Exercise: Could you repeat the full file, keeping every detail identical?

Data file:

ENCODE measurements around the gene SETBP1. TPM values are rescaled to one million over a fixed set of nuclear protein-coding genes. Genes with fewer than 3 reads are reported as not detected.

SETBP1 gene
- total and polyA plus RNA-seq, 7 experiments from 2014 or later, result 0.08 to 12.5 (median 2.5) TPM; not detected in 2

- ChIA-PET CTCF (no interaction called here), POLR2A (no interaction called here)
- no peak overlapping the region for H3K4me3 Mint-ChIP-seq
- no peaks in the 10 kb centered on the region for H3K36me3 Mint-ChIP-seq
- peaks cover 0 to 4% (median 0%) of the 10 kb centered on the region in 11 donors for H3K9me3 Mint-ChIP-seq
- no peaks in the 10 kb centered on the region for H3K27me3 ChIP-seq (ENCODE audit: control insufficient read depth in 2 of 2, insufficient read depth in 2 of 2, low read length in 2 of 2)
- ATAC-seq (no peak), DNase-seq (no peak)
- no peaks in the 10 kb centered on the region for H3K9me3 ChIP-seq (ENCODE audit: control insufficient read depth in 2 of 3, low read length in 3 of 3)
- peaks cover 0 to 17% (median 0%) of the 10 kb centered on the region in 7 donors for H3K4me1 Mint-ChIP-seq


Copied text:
ENCODE measurements around the gene SETBP1. TPM values are rescaled to one million over a fixed set of nuclear protein-coding genes. Genes with fewer than 3 reads are reported as not detected.

SETBP1 gene
- total and polyA plus RNA-seq, 7 experiments from 2014 or later, result 0.08 to 12.5 (median 2.5) TPM; not detected in 2

- ChIA-PET CTCF (no interaction called here), POLR2A (no interaction called here)
- no peak overlapping the region for H3K4me3 Mint-ChIP-seq
- no peaks in the 10 kb centered on the region for H3K36me3 Mint-ChIP-seq
- peaks cover 0 to 4% (median 0%) of the 10 kb centered on the region in 11 donors for H3K9me3 Mint-ChIP-seq
- no peaks in the 10 kb centered on the region for H3K27me3 ChIP-seq (ENCODE audit: control insufficient read depth in 2 of 2, insufficient read depth in 2 of 2, low read length in 2 of 2)
- ATAC-seq (no peak), DNase-seq (no peak)
- no peaks in the 10 kb centered on the region for H3K9me3 ChIP-seq (ENCODE audit: control insufficient read depth in 2 of 3, low read length in 3 of 3)
- peaks cover 0 to 17% (median 0%) of the 10 kb centered on the region in 7 donors for H3K4me1 Mint-ChIP-seq